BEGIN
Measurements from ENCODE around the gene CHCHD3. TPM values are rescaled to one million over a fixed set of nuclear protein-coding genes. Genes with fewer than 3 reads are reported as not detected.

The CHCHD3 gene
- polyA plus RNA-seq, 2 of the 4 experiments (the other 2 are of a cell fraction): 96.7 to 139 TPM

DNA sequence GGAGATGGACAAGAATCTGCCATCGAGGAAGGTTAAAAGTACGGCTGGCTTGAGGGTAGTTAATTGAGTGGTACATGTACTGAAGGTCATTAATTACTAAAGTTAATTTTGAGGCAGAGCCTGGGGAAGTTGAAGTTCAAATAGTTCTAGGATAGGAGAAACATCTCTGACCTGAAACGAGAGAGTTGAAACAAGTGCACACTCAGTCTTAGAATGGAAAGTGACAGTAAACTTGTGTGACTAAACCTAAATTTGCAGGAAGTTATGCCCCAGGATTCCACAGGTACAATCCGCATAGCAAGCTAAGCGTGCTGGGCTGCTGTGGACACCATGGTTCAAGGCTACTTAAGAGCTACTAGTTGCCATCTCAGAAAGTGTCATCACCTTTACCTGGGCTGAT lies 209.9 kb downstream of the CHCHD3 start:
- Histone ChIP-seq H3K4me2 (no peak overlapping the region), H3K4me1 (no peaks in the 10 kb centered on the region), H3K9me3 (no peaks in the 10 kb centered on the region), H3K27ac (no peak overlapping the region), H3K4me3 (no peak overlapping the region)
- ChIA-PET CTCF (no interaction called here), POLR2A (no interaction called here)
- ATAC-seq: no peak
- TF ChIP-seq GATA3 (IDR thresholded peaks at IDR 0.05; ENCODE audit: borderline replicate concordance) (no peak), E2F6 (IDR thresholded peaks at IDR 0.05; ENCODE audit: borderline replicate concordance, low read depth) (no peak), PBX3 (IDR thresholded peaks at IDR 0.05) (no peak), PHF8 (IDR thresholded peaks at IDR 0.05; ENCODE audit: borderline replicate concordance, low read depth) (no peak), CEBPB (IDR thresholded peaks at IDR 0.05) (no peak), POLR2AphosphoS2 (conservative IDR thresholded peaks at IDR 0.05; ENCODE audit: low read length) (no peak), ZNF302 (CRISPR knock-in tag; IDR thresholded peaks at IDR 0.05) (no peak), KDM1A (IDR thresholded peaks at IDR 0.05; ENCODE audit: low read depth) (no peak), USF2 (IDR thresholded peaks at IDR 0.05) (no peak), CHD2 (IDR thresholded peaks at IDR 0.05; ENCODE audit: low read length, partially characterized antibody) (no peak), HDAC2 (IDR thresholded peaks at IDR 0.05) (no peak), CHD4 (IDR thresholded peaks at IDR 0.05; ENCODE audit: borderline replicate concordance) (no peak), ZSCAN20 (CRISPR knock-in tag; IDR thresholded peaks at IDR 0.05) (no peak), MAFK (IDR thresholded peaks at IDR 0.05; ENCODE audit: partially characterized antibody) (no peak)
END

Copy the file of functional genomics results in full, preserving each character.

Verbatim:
Measurements from ENCODE around the gene CHCHD3. TPM values are rescaled to one million over a fixed set of nuclear protein-coding genes. Genes with fewer than 3 reads are reported as not detected.

The CHCHD3 gene
- polyA plus RNA-seq, 2 of the 4 experiments (the other 2 are of a cell fraction): 96.7 to 139 TPM

DNA sequence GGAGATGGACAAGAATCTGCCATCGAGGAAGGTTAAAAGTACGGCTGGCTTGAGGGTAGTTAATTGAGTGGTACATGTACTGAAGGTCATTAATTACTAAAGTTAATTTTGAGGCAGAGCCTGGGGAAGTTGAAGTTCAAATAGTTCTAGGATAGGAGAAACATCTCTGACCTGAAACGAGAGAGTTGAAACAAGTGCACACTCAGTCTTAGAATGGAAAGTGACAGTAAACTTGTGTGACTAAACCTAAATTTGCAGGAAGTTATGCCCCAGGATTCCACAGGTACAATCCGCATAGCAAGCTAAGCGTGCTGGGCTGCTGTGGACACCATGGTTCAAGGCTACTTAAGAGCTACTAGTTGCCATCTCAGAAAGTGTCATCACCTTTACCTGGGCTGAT lies 209.9 kb downstream of the CHCHD3 start:
- Histone ChIP-seq H3K4me2 (no peak overlapping the region), H3K4me1 (no peaks in the 10 kb centered on the region), H3K9me3 (no peaks in the 10 kb centered on the region), H3K27ac (no peak overlapping the region), H3K4me3 (no peak overlapping the region)
- ChIA-PET CTCF (no interaction called here), POLR2A (no interaction called here)
- ATAC-seq: no peak
- TF ChIP-seq GATA3 (IDR thresholded peaks at IDR 0.05; ENCODE audit: borderline replicate concordance) (no peak), E2F6 (IDR thresholded peaks at IDR 0.05; ENCODE audit: borderline replicate concordance, low read depth) (no peak), PBX3 (IDR thresholded peaks at IDR 0.05) (no peak), PHF8 (IDR thresholded peaks at IDR 0.05; ENCODE audit: borderline replicate concordance, low read depth) (no peak), CEBPB (IDR thresholded peaks at IDR 0.05) (no peak), POLR2AphosphoS2 (conservative IDR thresholded peaks at IDR 0.05; ENCODE audit: low read length) (no peak), ZNF302 (CRISPR knock-in tag; IDR thresholded peaks at IDR 0.05) (no peak), KDM1A (IDR thresholded peaks at IDR 0.05; ENCODE audit: low read depth) (no peak), USF2 (IDR thresholded peaks at IDR 0.05) (no peak), CHD2 (IDR thresholded peaks at IDR 0.05; ENCODE audit: low read length, partially characterized antibody) (no peak), HDAC2 (IDR thresholded peaks at IDR 0.05) (no peak), CHD4 (IDR thresholded peaks at IDR 0.05; ENCODE audit: borderline replicate concordance) (no peak), ZSCAN20 (CRISPR knock-in tag; IDR thresholded peaks at IDR 0.05) (no peak), MAFK (IDR thresholded peaks at IDR 0.05; ENCODE audit: partially characterized antibody) (no peak)